T.J. Watt recorded seven sacks during his rookie season as the Pittsburgh Steelers’ starting right outside linebacker. But his biggest sack of the year actually came from off the left edge. It was the waning moments of another close victory against the Baltimore Ravens, and he chased down Joe Flacco, stripping the ball out of bounds, which resulted in a clock run-off that ended the game.
The Steelers are hinting early in OTAs that they might show interest in making their pass-rushers more ambidextrous this year, so to speak, giving them more opportunities to rush from both sides of the field. This is something that we have already discussed.
But what Watt is really looking for this offseason is just making a bigger impact with the opportunities that he gets, no matter where they come on the field.
The second-year player told Joe Rutter for the Pittsburgh Tribune-Review that “as an outside linebacker in a 3-4 system, you’re meant to be a splash player. I want to make more splash plays”. He did have some splash as a rookie with his seven sacks, forced fumble, and an interception—plus seven passes defensed—but he can certainly deliver more than that, and the team is counting on it.
The Steelers have swung for the fences with first-round picks at outside linebacker three times in recent years. They’ve struck out once with Jarvis Jones. Bud Dupree right now can be considered a three-year pop fly that we’re still waiting to see come down. Watt’s early progression is promising, but we must see him build upon his solid start and do even more than he has already done.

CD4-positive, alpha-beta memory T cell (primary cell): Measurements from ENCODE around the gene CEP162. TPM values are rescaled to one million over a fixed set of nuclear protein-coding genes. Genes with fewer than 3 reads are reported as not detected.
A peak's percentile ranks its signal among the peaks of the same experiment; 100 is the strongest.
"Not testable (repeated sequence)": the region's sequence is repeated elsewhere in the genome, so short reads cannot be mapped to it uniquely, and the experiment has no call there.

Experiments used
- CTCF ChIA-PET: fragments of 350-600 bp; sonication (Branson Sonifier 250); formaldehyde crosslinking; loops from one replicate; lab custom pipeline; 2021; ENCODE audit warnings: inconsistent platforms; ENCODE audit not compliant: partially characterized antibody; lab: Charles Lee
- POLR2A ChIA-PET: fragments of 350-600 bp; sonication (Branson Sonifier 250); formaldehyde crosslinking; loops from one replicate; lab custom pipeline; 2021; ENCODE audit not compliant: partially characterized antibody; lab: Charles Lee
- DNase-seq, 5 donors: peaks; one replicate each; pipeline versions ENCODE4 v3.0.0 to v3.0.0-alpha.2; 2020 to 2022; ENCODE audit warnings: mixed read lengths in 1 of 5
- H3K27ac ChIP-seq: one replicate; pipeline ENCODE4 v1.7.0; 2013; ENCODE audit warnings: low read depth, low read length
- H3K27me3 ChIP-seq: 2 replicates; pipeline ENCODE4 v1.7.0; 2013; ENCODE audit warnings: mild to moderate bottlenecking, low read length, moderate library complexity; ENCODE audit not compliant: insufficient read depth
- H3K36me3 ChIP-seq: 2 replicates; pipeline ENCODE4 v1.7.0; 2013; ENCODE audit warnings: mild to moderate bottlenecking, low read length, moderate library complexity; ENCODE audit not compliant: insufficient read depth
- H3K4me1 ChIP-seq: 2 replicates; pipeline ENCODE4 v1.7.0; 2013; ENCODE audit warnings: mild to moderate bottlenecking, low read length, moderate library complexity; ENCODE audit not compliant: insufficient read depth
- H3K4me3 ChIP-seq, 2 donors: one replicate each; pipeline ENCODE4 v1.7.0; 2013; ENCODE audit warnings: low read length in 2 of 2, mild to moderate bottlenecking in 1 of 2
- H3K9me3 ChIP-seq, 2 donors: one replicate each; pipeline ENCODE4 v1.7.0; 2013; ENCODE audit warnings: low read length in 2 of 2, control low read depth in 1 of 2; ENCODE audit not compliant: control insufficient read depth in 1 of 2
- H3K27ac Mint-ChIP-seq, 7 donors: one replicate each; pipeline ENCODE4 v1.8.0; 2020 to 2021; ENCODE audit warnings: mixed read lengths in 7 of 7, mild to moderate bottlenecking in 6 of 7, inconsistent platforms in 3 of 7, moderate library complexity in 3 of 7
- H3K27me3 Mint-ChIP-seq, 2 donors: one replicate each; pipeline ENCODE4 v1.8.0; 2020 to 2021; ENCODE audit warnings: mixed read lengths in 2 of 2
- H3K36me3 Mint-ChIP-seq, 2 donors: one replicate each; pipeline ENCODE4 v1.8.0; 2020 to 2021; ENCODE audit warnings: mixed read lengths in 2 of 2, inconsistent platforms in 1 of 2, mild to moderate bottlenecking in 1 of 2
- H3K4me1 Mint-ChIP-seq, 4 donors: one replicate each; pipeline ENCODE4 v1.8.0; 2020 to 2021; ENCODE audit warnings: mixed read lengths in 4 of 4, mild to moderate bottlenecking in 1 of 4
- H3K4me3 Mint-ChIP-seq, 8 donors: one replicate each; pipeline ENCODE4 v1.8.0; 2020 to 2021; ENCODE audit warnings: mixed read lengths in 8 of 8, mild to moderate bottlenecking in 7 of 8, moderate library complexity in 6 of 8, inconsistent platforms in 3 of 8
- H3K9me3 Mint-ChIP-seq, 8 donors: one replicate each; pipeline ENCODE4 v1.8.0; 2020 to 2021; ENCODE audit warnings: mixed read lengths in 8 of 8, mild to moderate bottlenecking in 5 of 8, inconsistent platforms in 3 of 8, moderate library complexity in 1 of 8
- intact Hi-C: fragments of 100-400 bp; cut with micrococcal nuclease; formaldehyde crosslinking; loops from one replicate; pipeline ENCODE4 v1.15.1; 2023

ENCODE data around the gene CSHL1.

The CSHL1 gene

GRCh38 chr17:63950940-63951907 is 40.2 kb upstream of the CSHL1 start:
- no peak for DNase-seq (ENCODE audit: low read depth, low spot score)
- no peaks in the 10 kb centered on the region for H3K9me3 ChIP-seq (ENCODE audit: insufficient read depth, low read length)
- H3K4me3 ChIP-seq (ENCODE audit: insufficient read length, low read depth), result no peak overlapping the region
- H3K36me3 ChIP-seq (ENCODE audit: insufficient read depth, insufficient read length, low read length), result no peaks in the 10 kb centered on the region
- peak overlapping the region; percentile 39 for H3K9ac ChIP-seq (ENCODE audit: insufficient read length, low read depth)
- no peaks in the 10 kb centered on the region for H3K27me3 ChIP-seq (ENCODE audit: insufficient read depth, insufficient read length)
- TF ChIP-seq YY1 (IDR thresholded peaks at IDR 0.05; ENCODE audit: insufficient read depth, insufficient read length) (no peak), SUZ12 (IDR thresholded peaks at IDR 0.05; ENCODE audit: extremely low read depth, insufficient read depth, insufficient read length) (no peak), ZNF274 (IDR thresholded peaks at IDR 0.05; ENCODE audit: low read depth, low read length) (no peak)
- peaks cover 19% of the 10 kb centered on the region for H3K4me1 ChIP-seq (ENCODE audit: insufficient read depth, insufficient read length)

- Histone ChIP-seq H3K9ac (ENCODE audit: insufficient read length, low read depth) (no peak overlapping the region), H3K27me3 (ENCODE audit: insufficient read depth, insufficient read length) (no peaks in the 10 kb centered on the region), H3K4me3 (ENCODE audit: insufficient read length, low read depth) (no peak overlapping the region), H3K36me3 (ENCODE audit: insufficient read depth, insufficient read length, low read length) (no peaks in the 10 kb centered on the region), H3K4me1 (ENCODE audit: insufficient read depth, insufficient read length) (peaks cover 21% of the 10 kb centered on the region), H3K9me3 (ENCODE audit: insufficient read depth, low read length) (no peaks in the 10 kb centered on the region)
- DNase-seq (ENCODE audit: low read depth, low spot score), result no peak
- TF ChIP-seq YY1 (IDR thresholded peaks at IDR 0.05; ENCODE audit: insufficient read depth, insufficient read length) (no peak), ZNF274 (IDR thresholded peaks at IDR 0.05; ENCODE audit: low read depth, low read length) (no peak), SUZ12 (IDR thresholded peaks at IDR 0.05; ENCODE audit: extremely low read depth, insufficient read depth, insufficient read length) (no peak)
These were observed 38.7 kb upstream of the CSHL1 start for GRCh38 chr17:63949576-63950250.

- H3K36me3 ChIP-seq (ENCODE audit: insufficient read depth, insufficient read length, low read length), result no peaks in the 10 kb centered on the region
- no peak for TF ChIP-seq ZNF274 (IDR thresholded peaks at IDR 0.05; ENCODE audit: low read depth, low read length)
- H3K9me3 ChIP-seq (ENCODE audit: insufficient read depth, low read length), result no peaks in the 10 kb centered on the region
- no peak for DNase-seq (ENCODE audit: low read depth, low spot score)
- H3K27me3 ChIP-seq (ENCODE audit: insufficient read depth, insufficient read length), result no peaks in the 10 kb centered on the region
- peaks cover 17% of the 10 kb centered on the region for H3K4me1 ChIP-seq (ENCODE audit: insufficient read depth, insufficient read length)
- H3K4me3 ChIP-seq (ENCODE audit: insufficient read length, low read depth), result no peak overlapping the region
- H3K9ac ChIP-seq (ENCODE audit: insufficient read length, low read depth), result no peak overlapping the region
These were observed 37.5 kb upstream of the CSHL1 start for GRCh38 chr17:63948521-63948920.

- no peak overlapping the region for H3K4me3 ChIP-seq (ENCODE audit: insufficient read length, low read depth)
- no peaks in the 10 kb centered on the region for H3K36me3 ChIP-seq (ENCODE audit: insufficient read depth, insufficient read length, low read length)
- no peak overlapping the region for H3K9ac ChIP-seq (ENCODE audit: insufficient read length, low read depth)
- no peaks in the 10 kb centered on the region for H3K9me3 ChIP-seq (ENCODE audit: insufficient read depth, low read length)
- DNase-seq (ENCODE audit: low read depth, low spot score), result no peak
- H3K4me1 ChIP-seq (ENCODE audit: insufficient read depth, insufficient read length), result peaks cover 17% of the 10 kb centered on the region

One need only look at his predecessor to see what excellence can be like at the position. While he may have supplanted James Harrison a year ago, the latter’s performance during his heyday is still the recent benchmark, the standard of play, for his position.
From 2007 through the 2011 season, Harrison produced 54 sacks and forced 27 fumbles, picking off four passes and registering a safety. That was in addition to his 437 tackles. That is remarkable play for a 3-4 outside linebacker, and Watt frankly would be lucky to have one season close to Harrison’ 2008 campaign.
One area in which he can make a bigger difference than Harrison is in coverage. The latter only had 26 passes defensed, plus eight interceptions, over the course of his career, and Watt certainly looks to have the potential to better those numbers, averaging around 10 passes defensed per season a couple of them being interceptions. Of course, it’s unlikely he’ll ever had a 100-yard interception return touchdown in the Super Bowl.
It doesn’t really matter whether that production comes on the right side or the left. It has to come from somewhere. And frankly what we see in OTAs is often different from what we see by the time September comes along. Wherever he lines up, he’s angling to make a bigger splash going forward.